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The light-sensitive material used in most non-digital cameras to record an image.

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This is used to describe the area of a film used by a camera to record a photo. A 35mm format camera records a 24x36mm image on the film. Medium format cameras record anything from 6x4.5cm to 6x17cm on 120 and 220 roll film. When choosing a medium-format some photographers prefer the square 6x6cm format because it offers an alternative shape to the conventional oblong, but also saves you having to think in a portrait or landscape way. The cropping can be done later when printing the results. As the format increases, potential quality improves, while the number of pictures that can be recorded on a roll of film decreases. You can shoot 15 pictures on a 6x4.5cm camera, 12 on a 6x6cm camera and 10 on a 6x7cm camera and just 4 on a 6x17cm camera.
Most cameras now set the speed film automatically using DX coded film cassettes, but if there's a dial you can usually override. This can be used to uprate a film or adjust to suit your shooting preferences or to bring an out of calibration exposure meter back in line.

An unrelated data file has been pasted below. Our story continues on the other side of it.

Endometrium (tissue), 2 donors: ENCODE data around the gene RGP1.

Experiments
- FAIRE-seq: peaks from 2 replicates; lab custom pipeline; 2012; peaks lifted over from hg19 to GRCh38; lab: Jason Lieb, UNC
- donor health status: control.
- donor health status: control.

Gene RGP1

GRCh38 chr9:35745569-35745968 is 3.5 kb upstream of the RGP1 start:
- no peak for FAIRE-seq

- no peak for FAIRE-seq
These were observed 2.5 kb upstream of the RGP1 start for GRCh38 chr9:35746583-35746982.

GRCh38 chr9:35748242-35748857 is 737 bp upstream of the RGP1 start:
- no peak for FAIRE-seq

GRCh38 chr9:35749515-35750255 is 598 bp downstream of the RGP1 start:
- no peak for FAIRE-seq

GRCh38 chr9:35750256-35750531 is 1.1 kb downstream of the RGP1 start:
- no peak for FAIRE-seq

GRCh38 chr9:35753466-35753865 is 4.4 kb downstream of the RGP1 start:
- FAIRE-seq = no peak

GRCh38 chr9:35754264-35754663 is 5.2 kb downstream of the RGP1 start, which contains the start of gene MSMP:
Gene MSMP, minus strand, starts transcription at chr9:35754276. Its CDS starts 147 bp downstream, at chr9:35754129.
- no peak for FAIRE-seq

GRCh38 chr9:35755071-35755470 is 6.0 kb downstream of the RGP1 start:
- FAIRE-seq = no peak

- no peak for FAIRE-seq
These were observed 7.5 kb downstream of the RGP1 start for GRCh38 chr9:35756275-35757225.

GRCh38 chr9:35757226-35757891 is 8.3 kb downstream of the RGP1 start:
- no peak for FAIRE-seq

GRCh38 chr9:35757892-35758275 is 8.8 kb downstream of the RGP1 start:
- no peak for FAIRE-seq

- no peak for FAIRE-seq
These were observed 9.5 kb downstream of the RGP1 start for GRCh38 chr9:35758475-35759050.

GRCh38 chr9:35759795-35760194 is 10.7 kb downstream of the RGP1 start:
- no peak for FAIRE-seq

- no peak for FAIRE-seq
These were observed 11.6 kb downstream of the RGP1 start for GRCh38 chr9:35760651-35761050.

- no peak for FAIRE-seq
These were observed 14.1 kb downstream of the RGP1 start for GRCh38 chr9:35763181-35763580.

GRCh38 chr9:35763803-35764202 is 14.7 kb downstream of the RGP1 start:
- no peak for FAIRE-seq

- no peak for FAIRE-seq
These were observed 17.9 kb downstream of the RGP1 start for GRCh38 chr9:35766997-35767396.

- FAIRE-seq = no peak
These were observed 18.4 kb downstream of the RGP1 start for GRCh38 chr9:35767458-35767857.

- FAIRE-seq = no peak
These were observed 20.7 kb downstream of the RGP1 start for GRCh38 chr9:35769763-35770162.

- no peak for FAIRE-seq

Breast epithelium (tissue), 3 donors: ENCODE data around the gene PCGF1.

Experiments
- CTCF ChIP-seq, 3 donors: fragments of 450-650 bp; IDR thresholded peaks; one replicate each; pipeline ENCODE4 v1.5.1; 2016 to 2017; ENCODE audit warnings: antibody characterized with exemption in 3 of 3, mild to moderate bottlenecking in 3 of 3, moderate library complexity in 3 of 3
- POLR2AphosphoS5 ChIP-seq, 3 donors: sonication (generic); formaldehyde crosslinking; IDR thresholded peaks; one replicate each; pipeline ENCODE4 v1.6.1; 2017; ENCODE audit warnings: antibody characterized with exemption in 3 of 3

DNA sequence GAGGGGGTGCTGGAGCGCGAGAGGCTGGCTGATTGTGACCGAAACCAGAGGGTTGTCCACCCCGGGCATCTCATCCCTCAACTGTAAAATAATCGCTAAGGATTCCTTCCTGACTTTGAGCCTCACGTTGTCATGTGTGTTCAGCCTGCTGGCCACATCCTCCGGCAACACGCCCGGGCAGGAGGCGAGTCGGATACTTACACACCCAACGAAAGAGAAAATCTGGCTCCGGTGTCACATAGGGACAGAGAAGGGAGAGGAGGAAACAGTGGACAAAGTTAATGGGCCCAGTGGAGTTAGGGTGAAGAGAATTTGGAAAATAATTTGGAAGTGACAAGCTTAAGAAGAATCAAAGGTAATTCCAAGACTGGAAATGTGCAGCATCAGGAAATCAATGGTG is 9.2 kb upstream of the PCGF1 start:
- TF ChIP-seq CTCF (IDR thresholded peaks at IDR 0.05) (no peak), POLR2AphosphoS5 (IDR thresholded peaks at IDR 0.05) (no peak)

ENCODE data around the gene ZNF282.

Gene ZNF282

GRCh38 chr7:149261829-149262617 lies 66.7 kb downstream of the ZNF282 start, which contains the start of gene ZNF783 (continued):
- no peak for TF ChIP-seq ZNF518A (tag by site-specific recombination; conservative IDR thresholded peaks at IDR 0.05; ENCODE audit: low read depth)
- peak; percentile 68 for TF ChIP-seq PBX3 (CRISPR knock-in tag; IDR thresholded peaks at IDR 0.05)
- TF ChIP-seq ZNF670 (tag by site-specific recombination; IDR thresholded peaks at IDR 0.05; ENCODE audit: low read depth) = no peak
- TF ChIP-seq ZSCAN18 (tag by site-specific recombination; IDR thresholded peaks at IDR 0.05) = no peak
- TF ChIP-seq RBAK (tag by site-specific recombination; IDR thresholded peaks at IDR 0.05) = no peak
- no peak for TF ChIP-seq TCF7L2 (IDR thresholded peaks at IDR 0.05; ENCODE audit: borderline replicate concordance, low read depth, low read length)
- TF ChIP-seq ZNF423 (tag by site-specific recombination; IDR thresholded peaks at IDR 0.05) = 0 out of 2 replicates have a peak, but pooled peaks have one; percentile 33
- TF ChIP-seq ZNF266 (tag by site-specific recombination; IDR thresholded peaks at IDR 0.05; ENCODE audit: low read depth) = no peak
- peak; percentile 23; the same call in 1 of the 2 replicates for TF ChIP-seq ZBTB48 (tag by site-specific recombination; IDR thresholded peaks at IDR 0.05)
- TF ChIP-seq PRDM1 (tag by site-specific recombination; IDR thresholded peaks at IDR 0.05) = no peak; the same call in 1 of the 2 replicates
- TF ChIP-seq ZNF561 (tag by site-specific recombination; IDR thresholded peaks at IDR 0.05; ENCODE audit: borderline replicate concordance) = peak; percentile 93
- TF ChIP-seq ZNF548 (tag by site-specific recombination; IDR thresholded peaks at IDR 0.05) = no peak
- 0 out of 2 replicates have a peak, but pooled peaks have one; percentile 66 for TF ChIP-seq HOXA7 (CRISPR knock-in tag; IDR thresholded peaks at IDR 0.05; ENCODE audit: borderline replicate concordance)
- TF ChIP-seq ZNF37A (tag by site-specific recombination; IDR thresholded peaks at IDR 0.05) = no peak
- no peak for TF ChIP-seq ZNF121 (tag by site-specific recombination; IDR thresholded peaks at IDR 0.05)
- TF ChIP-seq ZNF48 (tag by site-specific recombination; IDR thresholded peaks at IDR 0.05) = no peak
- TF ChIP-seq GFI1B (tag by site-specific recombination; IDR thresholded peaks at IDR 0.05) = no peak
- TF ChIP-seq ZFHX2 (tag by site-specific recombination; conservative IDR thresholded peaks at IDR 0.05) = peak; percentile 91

A rotating set of four icons on the base of an APS film cartridge that indicates what stage the film is at unexposed, partly-exposed, fully-exposed but not processed and processed.
Light-sensitive film thats held in sheet film holders for use in large format cameras.
Film sold in long uncut lengths. It usually works out much cheaper in this form and is cut into required lengths.
Colour film balanced for subjects lit with a colour temperature source of 5500K.
A film that produces a photograph with significantly different colours than our eye sees, such as Ektachrome Infrared.
A two-sided frame that holds a sheet of film on either side for use with large format cameras.
The area in the back of the camera where film is positioned during exposure.
A unit used to record digital images onto transparency or negative film.
Used to indicate the light sensitivity of a film as ISO. Digital cameras also use the ISO rating to indicate the CCD sensitivity.
High contrast film that produces negatives with intense black & whites and very minimal mid tones.
A meter reading taken from the image that appears on the film surface during exposure. Its main use is for through-the-lens flash exposure readings.
A film to produces transparencies that are viewed with projected light.